“Like dirty beach sand with lots of footprints in it,” Anders said. “My own impression is that it’s a vast, lonely, forbidding-type Over the next 20 hours, Apollo 8 orbited the Moon 10 times at existence, or expanse of nothing, that looks rather like clouds and an altitude of about 60 miles. The crew took detailed images of the clouds of pumice stone,” Borman said. lunar surface that would help flight planners select landing sites for Lovell expressed similar thoughts. upcoming missions to land on the Moon. “The vast loneliness up here of the Moon is awe inspiring, and it During a television broadcast seen by viewers around the world, makes you realize just what you have back there on Earth,” he said. the crew related what they were seeing. “The Earth from here is a grand oasis in the big vastness of space.”
SPACEPORT Magazine 27 “We can see the Earth now, almost as a disk,” said Apollo 8 commander Frank Borman as he, Jim Lovell and Bill Anders looked back after leaving Earth orbit for the Moon. This striking view extends from the northern hemisphere to the southern tip of South America. Nearly all of South America is covered by clouds. Photo credit: NASA
Apollo 8 commander Frank Borman, left, addresses the crew of the aircraft carrier USS Yorktown after the crew’s During the final orbit, time came for a 3 splashdown and recovery in the central Pacific Ocean on Dec. 27, 1968. Lunar module pilot Bill Anders, center, minute, 23 second trans-Earth Injection burn and command module pilot Jim Lovell look on. Photo credit: NASA of the SPS engine to propel Apollo 8 for the trip home. It happened early on Christmas morning and, again, while Mission Control waited and Apollo 8 was behind the Moon. “Please be informed there is a Santa Claus,” said Lovell, announcing that firing worked as planned. Just before sunrise on Dec. 27, 1968, Apollo 8 splashed down in the Pacific Ocean near the recovery aircraft carrier, the USS Yorktown. After Borman, Lovell and Anders were safely aboard the ship, Dr. Thomas Paine, then acting NASA administrator, described the mission as “a true pioneering effort” opening the way for greater achievements. “We are at the onset of a program of space flight that will extend through many generations,” he said. “We’re looking forward to the days we will be manning space stations, conducting lunar explorations and blazing trails out to the planets.”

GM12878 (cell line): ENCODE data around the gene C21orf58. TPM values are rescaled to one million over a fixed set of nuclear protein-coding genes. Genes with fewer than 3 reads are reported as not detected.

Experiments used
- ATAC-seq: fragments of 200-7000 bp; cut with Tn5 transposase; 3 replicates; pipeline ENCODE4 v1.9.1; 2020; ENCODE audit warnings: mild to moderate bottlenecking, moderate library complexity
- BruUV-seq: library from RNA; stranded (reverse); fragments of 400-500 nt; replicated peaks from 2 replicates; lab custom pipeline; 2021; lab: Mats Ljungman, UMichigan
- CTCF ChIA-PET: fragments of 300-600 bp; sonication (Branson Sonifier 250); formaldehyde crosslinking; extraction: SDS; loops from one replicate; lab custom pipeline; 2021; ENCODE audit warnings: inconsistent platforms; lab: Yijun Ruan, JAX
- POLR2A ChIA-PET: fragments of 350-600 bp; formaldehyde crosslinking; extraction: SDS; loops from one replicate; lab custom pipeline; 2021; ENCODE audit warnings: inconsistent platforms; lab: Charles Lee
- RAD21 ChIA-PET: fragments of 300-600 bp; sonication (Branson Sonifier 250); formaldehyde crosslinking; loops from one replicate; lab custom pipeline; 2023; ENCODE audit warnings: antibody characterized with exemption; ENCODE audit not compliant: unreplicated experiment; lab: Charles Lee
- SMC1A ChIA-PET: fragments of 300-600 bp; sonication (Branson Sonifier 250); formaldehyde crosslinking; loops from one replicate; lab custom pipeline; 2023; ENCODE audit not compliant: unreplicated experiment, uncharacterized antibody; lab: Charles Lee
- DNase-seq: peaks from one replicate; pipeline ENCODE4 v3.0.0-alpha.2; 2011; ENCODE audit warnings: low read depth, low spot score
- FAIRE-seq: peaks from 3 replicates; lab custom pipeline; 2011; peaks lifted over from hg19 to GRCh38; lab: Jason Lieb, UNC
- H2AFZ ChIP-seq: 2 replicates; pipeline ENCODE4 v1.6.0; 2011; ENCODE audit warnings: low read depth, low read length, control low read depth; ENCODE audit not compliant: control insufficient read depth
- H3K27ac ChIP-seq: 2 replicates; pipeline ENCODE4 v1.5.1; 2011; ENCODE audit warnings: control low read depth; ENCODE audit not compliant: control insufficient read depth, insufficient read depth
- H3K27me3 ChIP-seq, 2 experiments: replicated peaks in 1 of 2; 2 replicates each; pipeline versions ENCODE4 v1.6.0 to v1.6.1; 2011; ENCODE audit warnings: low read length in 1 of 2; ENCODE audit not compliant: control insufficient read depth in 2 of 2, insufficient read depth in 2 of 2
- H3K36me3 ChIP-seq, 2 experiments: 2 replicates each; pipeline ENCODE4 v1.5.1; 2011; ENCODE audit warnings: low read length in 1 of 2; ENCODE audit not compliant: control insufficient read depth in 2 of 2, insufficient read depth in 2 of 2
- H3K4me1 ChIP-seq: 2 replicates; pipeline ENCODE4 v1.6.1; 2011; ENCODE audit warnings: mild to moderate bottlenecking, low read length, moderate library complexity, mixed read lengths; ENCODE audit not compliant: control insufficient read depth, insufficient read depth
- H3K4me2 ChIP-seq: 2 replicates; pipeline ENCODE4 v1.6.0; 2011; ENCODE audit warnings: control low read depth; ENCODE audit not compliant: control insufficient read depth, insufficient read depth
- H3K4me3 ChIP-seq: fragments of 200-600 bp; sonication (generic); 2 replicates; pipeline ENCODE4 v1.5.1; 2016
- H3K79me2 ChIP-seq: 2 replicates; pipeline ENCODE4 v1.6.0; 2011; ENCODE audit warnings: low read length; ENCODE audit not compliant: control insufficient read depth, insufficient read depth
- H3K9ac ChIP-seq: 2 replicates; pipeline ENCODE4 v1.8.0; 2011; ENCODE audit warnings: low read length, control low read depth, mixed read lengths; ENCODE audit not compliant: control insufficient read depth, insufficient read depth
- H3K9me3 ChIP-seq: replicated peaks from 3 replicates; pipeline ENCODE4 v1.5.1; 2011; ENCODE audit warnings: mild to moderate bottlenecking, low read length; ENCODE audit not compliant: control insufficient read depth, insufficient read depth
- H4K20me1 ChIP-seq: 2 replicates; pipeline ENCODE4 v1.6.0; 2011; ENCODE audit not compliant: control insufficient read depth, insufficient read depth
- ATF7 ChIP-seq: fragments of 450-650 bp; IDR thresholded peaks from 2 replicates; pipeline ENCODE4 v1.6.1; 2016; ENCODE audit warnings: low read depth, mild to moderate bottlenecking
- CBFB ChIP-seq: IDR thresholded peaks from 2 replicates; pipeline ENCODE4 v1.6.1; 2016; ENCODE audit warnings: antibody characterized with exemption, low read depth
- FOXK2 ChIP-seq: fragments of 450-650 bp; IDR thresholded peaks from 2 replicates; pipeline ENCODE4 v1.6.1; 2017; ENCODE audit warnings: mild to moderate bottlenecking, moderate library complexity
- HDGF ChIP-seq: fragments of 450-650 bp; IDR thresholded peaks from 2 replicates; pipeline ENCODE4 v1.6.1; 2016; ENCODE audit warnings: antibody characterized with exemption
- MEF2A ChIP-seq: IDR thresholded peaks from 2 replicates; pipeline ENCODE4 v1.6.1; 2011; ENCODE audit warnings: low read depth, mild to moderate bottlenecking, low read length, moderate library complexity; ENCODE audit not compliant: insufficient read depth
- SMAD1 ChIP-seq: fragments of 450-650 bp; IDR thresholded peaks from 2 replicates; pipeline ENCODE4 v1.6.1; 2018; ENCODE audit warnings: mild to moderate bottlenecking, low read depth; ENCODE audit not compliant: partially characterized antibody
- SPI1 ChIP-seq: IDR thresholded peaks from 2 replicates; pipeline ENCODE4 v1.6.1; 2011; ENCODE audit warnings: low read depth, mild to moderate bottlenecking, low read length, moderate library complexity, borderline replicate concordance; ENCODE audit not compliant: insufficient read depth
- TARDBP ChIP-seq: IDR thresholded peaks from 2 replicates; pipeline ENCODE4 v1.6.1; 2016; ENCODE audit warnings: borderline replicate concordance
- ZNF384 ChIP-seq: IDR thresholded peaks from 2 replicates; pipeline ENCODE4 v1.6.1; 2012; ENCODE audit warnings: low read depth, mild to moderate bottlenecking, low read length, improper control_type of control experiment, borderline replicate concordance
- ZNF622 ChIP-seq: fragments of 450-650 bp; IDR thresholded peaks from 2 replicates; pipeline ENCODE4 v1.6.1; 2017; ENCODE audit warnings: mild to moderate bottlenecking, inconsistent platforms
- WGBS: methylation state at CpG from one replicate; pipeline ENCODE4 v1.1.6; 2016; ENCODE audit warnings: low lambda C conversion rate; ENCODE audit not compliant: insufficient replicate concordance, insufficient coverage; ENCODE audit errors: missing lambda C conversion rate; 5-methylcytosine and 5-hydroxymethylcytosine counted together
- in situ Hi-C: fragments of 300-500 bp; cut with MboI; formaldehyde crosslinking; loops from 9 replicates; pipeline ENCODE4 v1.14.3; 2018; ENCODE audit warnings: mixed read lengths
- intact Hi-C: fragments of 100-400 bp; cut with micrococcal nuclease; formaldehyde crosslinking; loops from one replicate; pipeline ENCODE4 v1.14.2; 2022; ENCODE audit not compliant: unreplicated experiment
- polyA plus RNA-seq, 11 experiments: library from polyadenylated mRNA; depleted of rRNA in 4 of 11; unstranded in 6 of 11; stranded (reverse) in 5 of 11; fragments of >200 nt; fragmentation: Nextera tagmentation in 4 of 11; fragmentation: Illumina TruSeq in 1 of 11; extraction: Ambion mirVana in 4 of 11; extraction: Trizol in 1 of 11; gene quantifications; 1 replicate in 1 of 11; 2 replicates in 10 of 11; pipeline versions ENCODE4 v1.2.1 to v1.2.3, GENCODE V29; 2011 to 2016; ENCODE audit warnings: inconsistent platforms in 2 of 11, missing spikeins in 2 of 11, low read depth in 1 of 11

Apollo 8 mission emblem. Image credit: NASA 28 SPACEPORT Magazine Apollo 8 crew captures iconic image
BY BOB GRANATH
he year 1968 was one of the most turbulent in history. “Oh, my god, look at that picture over there,” Anders T War was raging in Vietnam, Rev. Martin Luther King said. “Here’s the Earth coming up. Wow, is that pretty.” Jr. and Sen. Robert Kennedy were assassinated and the Cold No Apollo 8 photograph was more stunning than his War included the race to the Moon. image that has come to be known as “Earthrise.” But at Christmastime a half-century ago, millions around On May 5, 1969, the United States Postal Service issued the world paused to follow the flight of Apollo 8. For the a commemorative stamp celebrating the first human flight first time, humans left Earth for a distant destination. to the Moon. The design is based on Anders’ Christmas Eve The mission was a key step toward meeting President picture of the lunar surface with the Earth 234,000 miles John F. Kennedy’s goal of “landing a man on the Moon and away. returning him safely to Earth” by the end of the decade. Anders later put the photography of Apollo in In addition to gaining the first close-up views of the perspective. lunar surface, the cameras of Frank Borman, Jim Lovell and “We came all this way to explore the Moon,” he said, Bill Anders also were focused back toward Earth. “and the most important thing is that we discovered the While Borman maneuvered the Apollo spacecraft during Earth.” the fourth lunar orbit, Anders was taking pictures of the surface. He then glanced at the Moon’s horizon.
Contrasted against the stark, crater-marked lunar surface, the Earth is seen rising above the Moon on Dec. 24, 1968. As Apollo 8 orbited the Moon, Earth is 234,000 miles away. The sunset terminator is seen crossing Africa. The South Pole is in the white area near the left end of the terminator. Photo credit: NASA/Bill Anders
The United States Postal Service issued a commemorative stamp celebrating Apollo 8, the first human flight to the Moon. The design is based on the photograph taken by astronaut Bill Anders on Dec. 24, 1968. The inscription recalls the crew reading the opening verses of the Bible’s book of Genesis during a live television broadcast. Image credit: U.S. Postal Service
SPACEPORT Magazine 29 This mosaic image of asteroid Bennu is composed of 12 PolyCam images collected on Dec. 2 by the OSIRIS-REx spacecraft from a range of 15 miles (24 km). Photo credit: NASA/Goddard/University of Arizona
NASA’s newly arrived OSIRIS-REx spacecraft discovers water on asteroid Recently analyzed data from NASA’s Origins, Spectral Interpretation, Resource Identification, Security-Regolith Explorer (OSIRIS-REx) mission has revealed water locked inside the clays that make up its scientific target, the asteroid Bennu.
During the mission’s approach phase, between mid-August and early December, the spacecraft traveled 1.4 million miles (2.2 million km) on its journey from Earth to arrive at a location 12 miles (19 km) from Bennu on Dec. 3. During this time, the science team on Earth aimed three of the spacecraft’s instruments towards Bennu and began making the mission’s first scientific observations of the asteroid. OSIRIS-REx is NASA’s first asteroid sample return mission.
National Aeronautics and Space Administration
John F. Kennedy Space Center Kennedy Space Center, FL 32899 www.nasa.gov SPACEPORT MAGAZINE NP-2018-11-1695-KSC